When ISRAEL21c spoke with Israeli relief volunteer Joel Leyden in New York yesterday, he had just received a phone call from the Nassau County Office of Emergency Management on New York’s Long Island.
“They confirmed that there is a police escort waiting to bring in Israel Flying Aid’s delivery of fuel, which will go to county hospitals to be dispensed to doctors and nurses so they will be able to get to and from work,” he tells us.
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One of the consequences of the October 29 Hurricane Sandy has been unavailability of gasoline because of difficulties in getting the fuel to gas stations, as well as power outages that have left gas pumps useless.
But transportation is certainly not the only problem facing residents of hard-hit areas of New York and New Jersey, and that is why Leyden and other Israeli volunteers are pitching in.
“Just because people are not seeing pictures of destroyed homes anymore, does not mean there isn’t a critical situation going on in Long Island and Staten Island,” Leyden tells ISRAEL21c.
“We’re talking about devastation close to a nuclear bomb having gone off, with hundreds of homes completely leveled and thousands of people without electricity, without food, without water, without shelter. It hasn’t changed since the storm hit.”
Though there is reportedly an effort to bring an Israeli military medical delegation to the United States in the coming days, for now the official offers of help have been turned down.
However, that has not stopped members of various non-governmental organizations, such as Israel Flying Aid and Israeli Humanitarian Aid-Latet, from taking up the challenge even if it means digging into their own pockets. Most of them are Israelis living in or visiting the United States, says Leyden, who resides in Ra’anana and worked with Israel Flying Aid in Haiti following the 2010 earthquake.
“Every Israeli can be proud of what we are doing to represent them,” he says.
IsraAID CEO Shahar Zahavi and Program Director Voni Glick are leading a delegation of 10 to 15 trained rescue volunteers heading to the disaster area in the coming days, spokeswoman Tova Hametz tells ISRAEL21c.
The group will start in Far Rockaway and Long Beach in Long Island, and the devastated Atlantic City-Margate area of the Jersey Shore.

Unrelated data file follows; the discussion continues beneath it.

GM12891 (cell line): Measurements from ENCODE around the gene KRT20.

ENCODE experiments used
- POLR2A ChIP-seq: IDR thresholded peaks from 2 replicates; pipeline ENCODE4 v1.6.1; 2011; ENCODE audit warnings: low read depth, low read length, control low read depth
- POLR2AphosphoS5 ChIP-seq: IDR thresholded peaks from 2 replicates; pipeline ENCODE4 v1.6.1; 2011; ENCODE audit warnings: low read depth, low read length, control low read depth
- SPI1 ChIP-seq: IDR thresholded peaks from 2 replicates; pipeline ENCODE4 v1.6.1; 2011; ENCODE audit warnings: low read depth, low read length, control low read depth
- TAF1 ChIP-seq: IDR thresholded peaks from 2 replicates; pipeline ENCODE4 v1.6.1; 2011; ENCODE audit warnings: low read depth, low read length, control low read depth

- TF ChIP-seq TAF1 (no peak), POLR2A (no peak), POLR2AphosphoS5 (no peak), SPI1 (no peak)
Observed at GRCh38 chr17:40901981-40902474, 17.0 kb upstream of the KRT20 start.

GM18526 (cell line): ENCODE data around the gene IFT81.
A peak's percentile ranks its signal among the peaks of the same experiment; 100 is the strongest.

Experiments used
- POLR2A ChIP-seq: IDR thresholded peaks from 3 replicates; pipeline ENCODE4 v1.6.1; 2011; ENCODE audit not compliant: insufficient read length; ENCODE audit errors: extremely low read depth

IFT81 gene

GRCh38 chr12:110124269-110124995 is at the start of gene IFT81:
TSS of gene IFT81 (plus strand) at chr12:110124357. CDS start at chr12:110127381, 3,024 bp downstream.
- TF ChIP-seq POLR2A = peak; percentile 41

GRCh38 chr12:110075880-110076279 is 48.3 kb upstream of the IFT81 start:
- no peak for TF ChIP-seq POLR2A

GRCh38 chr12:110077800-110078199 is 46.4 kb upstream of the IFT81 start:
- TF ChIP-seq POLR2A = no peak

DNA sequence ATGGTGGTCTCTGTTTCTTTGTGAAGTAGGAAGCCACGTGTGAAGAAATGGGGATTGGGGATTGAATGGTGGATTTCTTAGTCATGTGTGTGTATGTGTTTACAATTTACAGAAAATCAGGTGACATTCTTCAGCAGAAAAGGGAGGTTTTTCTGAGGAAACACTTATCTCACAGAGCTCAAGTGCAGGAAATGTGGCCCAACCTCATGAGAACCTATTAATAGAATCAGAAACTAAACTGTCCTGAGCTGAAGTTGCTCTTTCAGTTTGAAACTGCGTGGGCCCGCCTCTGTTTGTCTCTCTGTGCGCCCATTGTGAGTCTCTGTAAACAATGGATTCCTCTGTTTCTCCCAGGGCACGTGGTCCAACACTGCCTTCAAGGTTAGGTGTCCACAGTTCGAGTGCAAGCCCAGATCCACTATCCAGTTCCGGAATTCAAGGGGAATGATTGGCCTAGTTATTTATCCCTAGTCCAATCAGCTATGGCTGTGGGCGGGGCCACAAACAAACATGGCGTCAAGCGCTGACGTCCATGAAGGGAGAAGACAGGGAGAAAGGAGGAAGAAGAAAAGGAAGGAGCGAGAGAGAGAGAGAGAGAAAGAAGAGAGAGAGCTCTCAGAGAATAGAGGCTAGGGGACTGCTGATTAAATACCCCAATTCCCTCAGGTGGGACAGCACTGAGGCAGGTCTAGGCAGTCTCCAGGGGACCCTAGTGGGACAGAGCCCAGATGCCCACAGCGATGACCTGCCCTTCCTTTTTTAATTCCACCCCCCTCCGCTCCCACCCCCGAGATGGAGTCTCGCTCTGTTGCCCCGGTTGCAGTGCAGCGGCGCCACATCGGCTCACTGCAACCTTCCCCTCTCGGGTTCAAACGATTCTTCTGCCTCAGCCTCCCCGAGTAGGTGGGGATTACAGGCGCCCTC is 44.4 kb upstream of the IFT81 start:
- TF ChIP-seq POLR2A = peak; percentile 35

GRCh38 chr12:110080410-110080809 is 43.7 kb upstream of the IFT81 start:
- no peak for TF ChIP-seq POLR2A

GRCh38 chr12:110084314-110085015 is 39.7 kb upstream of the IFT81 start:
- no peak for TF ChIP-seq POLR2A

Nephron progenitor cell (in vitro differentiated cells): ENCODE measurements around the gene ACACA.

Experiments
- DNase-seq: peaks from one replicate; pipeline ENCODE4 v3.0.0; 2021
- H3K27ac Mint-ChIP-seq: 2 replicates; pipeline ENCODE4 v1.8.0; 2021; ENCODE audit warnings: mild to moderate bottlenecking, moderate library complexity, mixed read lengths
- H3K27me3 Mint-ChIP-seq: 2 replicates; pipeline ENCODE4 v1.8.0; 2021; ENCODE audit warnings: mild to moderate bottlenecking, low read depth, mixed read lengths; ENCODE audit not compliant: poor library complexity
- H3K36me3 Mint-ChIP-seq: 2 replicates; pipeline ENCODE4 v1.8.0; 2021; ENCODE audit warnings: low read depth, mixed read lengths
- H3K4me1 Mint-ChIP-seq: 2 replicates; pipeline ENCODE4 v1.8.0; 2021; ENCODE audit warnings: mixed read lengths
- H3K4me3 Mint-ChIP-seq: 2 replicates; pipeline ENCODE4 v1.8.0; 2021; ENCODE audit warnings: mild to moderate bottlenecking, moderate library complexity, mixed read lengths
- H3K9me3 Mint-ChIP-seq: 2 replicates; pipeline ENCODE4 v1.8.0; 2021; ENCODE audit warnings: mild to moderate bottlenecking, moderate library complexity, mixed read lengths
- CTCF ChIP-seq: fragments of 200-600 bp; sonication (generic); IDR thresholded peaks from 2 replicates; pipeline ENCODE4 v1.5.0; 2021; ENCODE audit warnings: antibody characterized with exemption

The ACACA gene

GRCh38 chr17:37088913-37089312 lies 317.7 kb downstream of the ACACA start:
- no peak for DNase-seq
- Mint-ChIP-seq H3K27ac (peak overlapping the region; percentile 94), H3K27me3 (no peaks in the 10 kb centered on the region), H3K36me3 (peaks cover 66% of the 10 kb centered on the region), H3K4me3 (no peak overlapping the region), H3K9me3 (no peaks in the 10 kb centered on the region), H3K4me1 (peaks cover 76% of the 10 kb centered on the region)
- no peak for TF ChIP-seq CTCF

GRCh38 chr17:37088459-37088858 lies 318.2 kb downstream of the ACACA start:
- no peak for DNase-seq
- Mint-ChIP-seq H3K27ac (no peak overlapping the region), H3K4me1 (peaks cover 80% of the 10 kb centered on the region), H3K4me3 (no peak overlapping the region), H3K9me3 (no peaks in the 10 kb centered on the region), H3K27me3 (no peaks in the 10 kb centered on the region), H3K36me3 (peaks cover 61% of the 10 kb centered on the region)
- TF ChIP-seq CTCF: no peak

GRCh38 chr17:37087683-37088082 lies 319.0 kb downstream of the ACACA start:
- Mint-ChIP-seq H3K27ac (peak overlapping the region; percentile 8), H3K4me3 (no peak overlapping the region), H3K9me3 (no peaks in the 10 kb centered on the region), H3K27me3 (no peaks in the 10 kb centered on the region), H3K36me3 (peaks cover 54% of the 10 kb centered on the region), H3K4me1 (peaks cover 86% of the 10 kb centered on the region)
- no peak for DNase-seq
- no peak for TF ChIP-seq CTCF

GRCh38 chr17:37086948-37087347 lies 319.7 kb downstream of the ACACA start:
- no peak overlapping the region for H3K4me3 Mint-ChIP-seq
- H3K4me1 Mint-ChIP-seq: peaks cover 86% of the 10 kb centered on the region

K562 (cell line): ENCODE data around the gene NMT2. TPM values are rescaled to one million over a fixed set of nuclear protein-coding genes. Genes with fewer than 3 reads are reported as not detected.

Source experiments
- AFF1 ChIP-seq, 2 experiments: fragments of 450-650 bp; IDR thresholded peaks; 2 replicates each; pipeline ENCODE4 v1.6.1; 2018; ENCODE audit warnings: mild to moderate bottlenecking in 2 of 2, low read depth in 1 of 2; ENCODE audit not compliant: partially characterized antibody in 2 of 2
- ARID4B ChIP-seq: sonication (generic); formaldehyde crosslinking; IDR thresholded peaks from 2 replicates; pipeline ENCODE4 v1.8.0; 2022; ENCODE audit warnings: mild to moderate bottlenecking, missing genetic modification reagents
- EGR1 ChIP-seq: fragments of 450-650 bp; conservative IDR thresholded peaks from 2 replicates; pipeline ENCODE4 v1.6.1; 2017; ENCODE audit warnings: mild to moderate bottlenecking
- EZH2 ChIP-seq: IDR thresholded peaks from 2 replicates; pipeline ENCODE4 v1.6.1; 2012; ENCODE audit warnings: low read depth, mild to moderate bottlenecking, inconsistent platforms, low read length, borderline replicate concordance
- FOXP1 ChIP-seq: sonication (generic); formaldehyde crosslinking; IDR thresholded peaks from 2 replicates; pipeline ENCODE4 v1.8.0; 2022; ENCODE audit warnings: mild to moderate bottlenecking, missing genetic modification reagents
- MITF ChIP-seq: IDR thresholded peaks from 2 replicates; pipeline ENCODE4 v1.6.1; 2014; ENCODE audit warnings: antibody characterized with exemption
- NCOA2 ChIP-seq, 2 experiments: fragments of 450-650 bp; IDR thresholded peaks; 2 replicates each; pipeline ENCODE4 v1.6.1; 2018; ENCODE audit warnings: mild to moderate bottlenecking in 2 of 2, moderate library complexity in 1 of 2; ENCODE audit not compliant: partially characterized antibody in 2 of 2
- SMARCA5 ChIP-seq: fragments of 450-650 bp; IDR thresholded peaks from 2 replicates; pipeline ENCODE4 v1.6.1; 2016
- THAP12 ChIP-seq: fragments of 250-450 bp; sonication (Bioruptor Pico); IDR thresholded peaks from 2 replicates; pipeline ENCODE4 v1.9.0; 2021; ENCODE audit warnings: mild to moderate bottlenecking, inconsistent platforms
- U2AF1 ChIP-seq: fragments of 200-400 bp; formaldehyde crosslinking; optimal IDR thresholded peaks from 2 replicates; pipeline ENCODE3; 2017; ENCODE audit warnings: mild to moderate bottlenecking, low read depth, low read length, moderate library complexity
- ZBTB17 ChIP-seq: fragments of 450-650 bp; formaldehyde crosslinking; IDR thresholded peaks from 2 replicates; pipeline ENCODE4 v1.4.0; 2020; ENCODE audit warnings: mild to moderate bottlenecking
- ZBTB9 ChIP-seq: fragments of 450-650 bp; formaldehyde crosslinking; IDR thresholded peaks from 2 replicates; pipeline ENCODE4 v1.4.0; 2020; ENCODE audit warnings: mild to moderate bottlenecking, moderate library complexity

“Their mission is to rehabilitate, rescue, bolster morale and bring physical and communal resources in the most effective, organized and expedient way,” says Hametz. “They will locate the greatest needs and allocate resources to the most decimated populations and vulnerable populations, such as older people and families with young children who are still without electricity or had severe damage to their homes.”
This effort is being financed largely by young Israelis and Israeli companies in addition to partner companies in the United States that have agreed to provide food, water, gasoline, sheets, blankets, clothes and storage facilities for people needing to be evacuated from their homes. “We will try to organize volunteers there as well, since IsraAID has expertise in coordinating efforts that are already in motion.”
Convoy from Connecticut
Meanwhile, the first group of Israeli volunteers has delivered fuel to employees of hospitals in New Jersey, and brought generators, food and other essential equipment and supplies to the South Shore of Long Island.
“Most of those involved know the New York area so they know where to get supplies and where they’re needed,” Leyden says.
“Yesterday I coordinated Panera Bread to mobilize 15 of their restaurants to take food, bread, pastries and put them in a truck to deliver to the Nassau County Office of Emergency Management and the Red Cross.”
An entire convoy from Connecticut, including members of a local synagogue, brought food as well as generators to first responders, police and firefighters, and private homes in Nassau County.
“Hundreds of people were standing in lines with red canisters waiting to get gas, and I’d pull the convoy over to distribute Panera bread and Dunkin Donuts to each person in line,” Leyden relates.
“We were sure to be wearing our blue-and-white Israeli hats to make sure they knew this aid was coming from the people of Israel.
“Israelis are great in terms of being prepared and able to function in emergencies and disasters,” says Leyden. “Unfortunately, that’s the environment we’ve had to adapt to and what makes us excel in places like Haiti, Japan, Turkey and even New York.”
*Clearing up after Hurricane Sandy. Photo by Anton Oparin/Shutterstock.com
Many areas of the east coast were badly hit by the hurricane. Photo by Anton Oparin/Shutterstock.com